Operation Open Heart is a volunteer Cardiac Surgical Programme that has been operating since 1986. The team will be visiting the country in a near future.
It is co-hosted by the Sydney Adventist Hospital and ADRA (Adventist Development & Relief Agency), in cooperation with the government of Rwanda through the ministry of health and King Faisal hospital-Kigali.
According to the director King Faisal hospital, Dr. John Stephen, the team of forty experts are expected to arrive at King Faisal Hospital late this month.
The team will comprise a coordinator, Cardiologists, Surgeons, Anaesthetists, Intensivists, Perfusionists, operating theatre nurses, anaesthetic nurse and intensive care nurses.
Others to be included will are ward purses, Radiographer, Pathology technician, Physiotherapist, biomedical Engineer and other health professionals.
The in charge of quality assurance at the hospital, Dr. Clare Karibika said, arrangements are being made by the King Faisal hospital authorities in collaboration with Rwanda Air, QANTAS an Australian airliner and the ministry of health.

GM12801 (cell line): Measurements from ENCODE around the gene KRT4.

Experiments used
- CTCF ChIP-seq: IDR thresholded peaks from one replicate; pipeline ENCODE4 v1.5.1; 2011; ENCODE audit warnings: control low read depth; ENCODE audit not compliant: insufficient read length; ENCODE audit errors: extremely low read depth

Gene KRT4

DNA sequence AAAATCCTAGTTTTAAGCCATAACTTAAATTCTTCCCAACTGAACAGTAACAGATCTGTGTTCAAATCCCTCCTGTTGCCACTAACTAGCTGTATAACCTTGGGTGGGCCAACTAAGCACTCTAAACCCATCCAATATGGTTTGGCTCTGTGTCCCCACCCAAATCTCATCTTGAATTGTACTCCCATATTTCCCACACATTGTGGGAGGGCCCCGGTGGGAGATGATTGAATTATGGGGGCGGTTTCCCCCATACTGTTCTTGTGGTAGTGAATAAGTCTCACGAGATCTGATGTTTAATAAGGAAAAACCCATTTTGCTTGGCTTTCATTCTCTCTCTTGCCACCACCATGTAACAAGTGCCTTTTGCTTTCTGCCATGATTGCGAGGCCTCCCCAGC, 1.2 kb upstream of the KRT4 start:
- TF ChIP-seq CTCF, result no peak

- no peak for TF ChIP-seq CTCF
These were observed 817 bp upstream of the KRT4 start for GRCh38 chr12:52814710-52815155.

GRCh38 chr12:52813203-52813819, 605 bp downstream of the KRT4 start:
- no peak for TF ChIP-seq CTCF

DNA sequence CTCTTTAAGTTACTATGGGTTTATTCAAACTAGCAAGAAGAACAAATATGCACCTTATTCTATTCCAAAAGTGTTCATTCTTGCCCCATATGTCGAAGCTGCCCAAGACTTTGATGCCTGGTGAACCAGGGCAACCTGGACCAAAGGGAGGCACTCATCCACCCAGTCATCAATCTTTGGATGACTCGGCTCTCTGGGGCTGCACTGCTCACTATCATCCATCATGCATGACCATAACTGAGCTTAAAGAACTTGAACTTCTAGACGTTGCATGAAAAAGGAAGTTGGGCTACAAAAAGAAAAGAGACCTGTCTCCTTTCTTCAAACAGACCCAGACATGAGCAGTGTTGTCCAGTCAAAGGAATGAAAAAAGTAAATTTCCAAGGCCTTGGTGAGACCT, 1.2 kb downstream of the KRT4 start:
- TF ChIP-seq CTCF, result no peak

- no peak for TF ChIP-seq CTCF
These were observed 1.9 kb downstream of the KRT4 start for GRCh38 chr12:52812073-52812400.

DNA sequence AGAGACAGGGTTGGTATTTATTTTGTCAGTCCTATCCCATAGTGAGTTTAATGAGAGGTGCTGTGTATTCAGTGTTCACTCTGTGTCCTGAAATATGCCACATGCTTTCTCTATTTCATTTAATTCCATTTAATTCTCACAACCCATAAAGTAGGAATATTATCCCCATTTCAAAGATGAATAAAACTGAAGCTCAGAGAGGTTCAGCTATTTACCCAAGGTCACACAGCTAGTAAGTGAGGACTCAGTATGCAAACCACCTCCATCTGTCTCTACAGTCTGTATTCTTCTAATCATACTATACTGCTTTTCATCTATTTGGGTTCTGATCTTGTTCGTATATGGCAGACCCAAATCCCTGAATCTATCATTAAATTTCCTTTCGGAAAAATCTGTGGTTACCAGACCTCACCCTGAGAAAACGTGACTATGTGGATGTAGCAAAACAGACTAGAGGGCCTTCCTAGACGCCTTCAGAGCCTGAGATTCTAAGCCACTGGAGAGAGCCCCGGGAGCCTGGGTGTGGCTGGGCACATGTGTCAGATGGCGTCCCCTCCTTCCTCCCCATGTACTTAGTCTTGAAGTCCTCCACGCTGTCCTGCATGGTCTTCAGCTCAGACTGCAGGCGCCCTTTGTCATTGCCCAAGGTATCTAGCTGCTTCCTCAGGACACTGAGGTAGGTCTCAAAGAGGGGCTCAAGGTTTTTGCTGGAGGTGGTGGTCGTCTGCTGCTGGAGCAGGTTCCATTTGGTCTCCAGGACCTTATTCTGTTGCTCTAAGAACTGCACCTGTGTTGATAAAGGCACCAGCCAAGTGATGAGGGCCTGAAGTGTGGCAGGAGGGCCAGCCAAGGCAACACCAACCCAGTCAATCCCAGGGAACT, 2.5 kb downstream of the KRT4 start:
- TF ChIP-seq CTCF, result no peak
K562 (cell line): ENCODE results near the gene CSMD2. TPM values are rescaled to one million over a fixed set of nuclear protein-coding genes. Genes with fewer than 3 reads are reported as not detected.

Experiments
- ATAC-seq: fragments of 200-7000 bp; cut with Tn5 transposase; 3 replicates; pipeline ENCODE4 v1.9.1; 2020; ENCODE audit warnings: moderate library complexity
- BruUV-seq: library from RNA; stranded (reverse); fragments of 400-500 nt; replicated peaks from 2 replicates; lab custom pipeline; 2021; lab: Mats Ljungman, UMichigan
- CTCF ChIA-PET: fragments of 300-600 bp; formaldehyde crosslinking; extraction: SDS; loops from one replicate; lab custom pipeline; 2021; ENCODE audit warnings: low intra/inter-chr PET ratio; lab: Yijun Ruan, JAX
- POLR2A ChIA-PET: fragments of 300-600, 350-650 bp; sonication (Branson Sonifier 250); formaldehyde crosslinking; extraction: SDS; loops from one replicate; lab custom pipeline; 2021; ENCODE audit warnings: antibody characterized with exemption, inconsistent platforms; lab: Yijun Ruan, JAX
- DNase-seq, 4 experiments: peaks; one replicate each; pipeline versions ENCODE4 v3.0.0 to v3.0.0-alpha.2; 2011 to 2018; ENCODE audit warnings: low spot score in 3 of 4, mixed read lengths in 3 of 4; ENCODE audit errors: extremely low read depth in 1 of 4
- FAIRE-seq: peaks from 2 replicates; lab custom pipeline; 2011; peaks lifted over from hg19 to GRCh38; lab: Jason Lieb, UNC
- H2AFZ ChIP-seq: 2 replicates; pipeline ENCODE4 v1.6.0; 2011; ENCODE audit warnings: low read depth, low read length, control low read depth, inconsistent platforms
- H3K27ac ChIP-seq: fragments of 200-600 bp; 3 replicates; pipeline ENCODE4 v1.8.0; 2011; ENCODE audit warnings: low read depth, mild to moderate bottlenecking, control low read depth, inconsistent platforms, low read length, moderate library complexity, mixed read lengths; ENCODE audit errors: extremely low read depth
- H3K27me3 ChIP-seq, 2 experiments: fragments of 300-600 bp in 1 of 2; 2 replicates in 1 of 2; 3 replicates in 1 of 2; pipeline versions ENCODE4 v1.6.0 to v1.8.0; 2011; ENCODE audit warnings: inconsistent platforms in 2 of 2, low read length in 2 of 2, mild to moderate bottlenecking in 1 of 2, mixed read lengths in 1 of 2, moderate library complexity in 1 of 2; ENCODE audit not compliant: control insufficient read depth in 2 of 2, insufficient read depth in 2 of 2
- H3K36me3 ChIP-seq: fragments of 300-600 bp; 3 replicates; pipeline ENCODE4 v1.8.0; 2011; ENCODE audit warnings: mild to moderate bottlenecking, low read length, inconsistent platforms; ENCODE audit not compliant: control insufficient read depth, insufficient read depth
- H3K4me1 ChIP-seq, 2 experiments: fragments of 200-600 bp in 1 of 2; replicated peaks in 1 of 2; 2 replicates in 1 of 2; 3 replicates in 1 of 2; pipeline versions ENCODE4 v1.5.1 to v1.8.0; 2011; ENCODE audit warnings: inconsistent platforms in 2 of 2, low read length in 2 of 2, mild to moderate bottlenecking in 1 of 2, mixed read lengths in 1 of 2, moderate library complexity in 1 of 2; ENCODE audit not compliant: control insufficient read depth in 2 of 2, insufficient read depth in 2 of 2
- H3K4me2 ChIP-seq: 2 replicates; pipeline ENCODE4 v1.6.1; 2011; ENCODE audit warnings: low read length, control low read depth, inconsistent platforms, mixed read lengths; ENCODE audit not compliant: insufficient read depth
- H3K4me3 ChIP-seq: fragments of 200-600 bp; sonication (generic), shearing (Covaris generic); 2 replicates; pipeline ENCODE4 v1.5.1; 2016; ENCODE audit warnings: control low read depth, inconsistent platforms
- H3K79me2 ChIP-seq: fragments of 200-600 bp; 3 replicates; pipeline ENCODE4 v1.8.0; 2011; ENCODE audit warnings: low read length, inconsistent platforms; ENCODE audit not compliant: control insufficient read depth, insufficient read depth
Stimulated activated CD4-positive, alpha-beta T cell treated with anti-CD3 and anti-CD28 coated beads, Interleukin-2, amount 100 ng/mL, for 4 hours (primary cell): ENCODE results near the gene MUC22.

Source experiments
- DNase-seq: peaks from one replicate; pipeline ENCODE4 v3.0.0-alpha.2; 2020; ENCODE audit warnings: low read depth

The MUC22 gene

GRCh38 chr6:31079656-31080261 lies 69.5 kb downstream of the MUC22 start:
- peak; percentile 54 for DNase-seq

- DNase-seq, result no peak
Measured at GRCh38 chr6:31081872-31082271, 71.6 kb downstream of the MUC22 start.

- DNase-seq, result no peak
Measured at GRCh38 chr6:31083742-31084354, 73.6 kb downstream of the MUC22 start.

Under the programme, the ministry of health is expected to cover the team’s accommodation and additional patient hospitalisation costs.
The cost of the project which will include all required equipment and medications stands at a sum of over $ 300.000 (equivalent to over Frw17, 000, 000).
This sum of money will be used for the surgical operations/care while the transport costs from Sydney, Australia to Kigali, via South Africa are to be fully catered for by Rwandair and QANTAS.
The programme, which is expected to last for seven days, targets about 30 to 35 people suffering from congenital and rheumatic heart diseases with a prospect of complete repair or long term palliation.
Dr. Karibika noted that the screening of the beneficiaries was done from district hospitals especially in Ruhengeri, Rubavu and Gisenyi.
“Doctors at King Faisal hospital identified cases that required urgent operation from the many that are referred to the hospital,” she says.
Enhancing skills of local medical staff